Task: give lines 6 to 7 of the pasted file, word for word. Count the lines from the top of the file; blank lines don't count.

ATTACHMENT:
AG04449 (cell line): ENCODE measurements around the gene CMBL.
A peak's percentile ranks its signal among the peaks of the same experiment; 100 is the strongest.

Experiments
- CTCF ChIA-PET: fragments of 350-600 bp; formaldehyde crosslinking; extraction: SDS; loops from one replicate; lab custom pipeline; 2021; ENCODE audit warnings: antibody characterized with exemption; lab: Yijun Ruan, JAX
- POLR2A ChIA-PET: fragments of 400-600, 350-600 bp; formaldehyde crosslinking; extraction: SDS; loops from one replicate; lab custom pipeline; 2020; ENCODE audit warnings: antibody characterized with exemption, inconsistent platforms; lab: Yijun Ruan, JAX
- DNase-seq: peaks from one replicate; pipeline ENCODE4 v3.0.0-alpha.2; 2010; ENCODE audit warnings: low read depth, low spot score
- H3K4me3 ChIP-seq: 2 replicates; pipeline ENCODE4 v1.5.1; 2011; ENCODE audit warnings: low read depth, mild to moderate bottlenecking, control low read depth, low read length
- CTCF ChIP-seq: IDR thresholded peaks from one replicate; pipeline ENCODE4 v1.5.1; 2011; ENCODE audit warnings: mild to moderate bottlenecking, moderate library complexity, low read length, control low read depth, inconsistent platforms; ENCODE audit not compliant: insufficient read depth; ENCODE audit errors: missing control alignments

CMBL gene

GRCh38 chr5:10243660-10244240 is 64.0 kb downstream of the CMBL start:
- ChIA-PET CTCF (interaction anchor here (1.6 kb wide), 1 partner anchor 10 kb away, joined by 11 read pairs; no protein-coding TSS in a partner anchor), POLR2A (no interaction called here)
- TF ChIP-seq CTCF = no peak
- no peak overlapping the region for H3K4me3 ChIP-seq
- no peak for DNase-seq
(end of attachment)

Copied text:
- DNase-seq: peaks from one replicate; pipeline ENCODE4 v3.0.0-alpha.2; 2010; ENCODE audit warnings: low read depth, low spot score
- H3K4me3 ChIP-seq: 2 replicates; pipeline ENCODE4 v1.5.1; 2011; ENCODE audit warnings: low read depth, mild to moderate bottlenecking, control low read depth, low read length